“Your grocery list is approved by your trainer,” [participant Kai Hibberd] says. “My season had a lot of Franken-foods: I Can’t Believe It’s Not Butter spray, Kraft fat-free cheese, Rockstar Energy Drinks, Jell-O.”
At one point, Hibbard says, production did bloodwork on all the contestants, and the show’s doctor prescribed electrolyte drinks. “And the trainer said, ‘Don’t drink that — it’ll put weight on you. You’ll lose your last chance to save your life.’?”
There’s almost no sexual peccadillo, erotic inclination or body-modification obsession that can be publicly criticized today, but the overweight are held up for shame and derision, all in the name of helping them achieve societal approval and even secular sainthood by losing weight.
But losing weight itself does not confer virtue, as exemplified by Fogle. It won’t automatically make one better, kinder, more compassionate or even physically healthier (depending how one does it).
All that can be said for certain is that the person is smaller. And somehow, in our increasingly fractured and darkened world, that’s enough. (Or, flipping it around, lauding a man who gets huge muscles, when they are the result of steroids, is just as bad.)
Whatever Jared Fogle did or didn’t do, holding him up as a hero just because he lost weight was a mistake. Holding up athletes as heroes just because of their physical prowess is a mistake. Shaming and deriding people just because they’re overweight or not conventionally attractive is a mistake. Worshiping the slender and beautiful among us just because of how they look is a mistake.
There’s nothing wrong with seeking to improve one’s health or appearance, as long as we remember that it doesn’t equate with goodness or holiness — something possible future saint G.K. Chesterton had in abundance.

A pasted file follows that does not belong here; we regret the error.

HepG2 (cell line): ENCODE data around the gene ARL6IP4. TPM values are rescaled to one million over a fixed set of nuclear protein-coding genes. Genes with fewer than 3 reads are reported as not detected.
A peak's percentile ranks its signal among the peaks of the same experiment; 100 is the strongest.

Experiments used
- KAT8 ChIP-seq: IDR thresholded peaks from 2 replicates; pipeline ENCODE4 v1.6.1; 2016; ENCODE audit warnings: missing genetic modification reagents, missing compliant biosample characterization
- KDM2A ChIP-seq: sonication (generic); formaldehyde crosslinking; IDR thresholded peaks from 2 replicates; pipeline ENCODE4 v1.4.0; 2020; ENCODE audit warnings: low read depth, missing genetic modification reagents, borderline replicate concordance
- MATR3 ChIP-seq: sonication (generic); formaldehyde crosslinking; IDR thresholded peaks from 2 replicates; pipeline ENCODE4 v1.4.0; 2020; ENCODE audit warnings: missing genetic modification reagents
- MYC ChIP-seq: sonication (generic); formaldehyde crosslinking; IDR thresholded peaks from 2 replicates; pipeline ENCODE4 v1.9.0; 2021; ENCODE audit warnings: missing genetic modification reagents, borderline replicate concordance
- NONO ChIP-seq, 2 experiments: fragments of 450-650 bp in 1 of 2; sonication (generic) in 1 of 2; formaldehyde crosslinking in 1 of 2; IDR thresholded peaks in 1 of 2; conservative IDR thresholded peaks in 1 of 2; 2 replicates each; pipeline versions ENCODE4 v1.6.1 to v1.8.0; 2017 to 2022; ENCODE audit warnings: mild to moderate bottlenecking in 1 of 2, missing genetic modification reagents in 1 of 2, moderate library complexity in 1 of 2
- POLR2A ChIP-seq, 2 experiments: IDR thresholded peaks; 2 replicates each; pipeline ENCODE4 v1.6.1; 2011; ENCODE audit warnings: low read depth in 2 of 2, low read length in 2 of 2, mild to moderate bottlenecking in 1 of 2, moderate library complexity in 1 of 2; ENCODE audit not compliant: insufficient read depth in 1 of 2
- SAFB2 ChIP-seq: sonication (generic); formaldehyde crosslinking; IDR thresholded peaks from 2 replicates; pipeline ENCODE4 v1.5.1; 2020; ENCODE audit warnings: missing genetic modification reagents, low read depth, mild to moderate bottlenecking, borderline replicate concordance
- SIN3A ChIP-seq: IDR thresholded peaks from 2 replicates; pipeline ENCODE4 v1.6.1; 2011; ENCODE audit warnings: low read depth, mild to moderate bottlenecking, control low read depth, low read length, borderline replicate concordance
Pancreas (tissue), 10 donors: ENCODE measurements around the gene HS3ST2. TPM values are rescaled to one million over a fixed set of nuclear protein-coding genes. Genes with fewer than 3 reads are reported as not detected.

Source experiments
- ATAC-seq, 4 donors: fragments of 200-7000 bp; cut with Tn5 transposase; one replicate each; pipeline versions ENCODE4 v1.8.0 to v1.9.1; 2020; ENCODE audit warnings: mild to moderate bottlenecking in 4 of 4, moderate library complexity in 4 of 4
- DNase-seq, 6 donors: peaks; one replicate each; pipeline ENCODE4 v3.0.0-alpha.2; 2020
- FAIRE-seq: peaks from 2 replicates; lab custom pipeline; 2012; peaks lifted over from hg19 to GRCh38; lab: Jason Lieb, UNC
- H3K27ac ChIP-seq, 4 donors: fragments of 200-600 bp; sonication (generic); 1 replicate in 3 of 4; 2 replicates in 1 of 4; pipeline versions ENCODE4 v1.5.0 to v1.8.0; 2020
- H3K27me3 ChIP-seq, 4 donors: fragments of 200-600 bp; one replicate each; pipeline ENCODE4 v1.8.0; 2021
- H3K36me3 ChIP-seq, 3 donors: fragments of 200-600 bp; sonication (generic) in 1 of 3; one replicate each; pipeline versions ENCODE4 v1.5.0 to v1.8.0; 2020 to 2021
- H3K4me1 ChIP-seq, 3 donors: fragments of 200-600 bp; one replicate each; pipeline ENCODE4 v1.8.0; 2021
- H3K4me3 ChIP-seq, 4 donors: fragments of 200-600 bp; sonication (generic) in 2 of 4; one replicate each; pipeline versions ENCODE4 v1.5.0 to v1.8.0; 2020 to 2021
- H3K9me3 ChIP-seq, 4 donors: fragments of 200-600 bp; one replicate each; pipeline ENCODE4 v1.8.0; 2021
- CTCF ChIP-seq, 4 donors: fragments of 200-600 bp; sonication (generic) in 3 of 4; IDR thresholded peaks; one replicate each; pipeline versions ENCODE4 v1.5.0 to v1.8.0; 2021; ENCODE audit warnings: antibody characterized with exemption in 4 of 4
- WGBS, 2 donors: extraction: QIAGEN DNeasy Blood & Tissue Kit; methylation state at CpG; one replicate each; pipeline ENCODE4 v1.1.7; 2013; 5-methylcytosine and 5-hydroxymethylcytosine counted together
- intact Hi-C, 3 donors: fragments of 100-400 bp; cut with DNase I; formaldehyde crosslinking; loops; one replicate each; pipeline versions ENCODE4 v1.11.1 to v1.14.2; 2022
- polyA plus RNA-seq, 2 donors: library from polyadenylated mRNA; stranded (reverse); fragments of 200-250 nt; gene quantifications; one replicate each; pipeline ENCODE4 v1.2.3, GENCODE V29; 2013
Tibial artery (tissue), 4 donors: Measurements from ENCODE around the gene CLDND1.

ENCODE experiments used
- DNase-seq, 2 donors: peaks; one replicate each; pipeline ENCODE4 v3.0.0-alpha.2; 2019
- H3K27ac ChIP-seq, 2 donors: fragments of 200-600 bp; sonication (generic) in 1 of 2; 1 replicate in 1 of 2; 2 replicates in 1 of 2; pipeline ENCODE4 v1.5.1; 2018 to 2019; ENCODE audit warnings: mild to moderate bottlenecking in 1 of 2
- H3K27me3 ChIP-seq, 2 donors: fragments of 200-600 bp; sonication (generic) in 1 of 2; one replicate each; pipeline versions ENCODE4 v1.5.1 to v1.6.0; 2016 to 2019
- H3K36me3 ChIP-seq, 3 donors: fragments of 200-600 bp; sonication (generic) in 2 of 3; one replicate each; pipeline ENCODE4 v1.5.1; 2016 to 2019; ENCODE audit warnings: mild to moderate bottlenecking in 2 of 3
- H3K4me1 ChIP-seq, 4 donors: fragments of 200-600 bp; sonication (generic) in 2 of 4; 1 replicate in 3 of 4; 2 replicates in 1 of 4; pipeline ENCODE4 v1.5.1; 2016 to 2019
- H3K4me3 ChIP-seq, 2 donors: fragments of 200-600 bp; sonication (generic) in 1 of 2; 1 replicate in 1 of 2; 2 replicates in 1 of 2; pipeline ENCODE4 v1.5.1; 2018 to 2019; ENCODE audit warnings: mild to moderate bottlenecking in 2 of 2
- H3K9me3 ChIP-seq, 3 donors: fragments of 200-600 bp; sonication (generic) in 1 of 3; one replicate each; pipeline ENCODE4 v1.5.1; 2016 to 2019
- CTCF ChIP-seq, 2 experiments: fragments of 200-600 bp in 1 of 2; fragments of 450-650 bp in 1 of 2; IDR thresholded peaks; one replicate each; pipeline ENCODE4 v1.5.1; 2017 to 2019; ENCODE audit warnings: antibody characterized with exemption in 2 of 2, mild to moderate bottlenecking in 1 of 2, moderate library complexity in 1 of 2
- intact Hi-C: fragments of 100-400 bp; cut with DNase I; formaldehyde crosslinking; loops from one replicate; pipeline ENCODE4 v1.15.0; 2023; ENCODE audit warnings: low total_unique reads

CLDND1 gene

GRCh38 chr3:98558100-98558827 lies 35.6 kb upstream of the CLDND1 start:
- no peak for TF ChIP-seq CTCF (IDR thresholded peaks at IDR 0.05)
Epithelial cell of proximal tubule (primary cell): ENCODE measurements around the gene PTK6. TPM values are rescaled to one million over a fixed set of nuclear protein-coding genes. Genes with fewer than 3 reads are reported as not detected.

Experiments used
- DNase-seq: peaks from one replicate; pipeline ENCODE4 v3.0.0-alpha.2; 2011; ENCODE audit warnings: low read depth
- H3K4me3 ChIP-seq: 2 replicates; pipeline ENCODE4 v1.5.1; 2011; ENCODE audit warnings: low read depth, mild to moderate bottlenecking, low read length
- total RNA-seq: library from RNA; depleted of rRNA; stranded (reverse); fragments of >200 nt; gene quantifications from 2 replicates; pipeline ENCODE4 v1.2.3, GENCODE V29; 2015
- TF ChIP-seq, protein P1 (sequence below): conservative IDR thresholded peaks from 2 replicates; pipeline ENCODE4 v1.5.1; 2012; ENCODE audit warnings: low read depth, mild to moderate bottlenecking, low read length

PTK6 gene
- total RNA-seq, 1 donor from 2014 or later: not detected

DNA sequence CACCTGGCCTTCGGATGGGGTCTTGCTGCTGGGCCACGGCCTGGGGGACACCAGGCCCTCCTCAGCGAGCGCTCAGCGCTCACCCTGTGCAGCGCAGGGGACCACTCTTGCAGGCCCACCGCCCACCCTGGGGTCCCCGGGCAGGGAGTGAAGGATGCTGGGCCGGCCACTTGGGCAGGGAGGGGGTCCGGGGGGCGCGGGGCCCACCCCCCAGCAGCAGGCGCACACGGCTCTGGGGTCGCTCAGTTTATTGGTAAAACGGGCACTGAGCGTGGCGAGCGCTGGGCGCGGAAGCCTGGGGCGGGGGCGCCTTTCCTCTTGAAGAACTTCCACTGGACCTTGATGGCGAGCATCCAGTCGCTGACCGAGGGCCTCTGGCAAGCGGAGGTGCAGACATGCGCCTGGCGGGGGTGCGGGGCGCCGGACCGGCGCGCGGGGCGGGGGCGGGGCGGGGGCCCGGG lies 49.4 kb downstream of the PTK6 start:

Images: Wikimedia Commons
UPDATE: Some readers interpret this piece as a criticism of seeking better health and making good food choices. It’s not (and those are things I do myself). Doing these things can lead to greater holiness and a more perfect union with God, but it’s not automatic. Losing weight didn’t turn Jared Fogle into a better person. It could have, but it didn’t. If anything, per this Chicago Tribune article, the fame, wealth and greater social acceptability that came with it offered him opportunities to be even a worse person than he already was.
Prosecutors allege that Fogle knew the pornography had been secretly produced by the former director of his charitable foundation, which sought to raise awareness about childhood obesity and arranged for Fogle to visit schools and urge children to adopt healthy eating and exercise habits.
Authorities said Fogle offered to pay adult prostitutes a finder’s fee if they could connect him with minors for sex acts, including some as young as 14 or 15 years old.
“This is about using wealth, status and secrecy to illegally exploit children,” U.S. Attorney Josh Minkler said.
Achieving better bodily health is a good thing — especially if one is trying to deal with a medical condition — but society’s notion that it equates with being more virtuous is dead wrong. Conversely, passing moral judgment on someone who is not at the peak of physical health is equally wrong. That’s the point I’m making. Also, assuming that criticizing the latest food fad is the same as criticizing people who have real food allergies or digestive conditions (something I also have dealt with) is illogical, no more than extolling the joys of eating chocolate lava cake means wishing ill on those who can’t tolerate sugar.
And how many Catholics out there manage to make their daily runs or gym classes but can’t find the time to show up at Mass?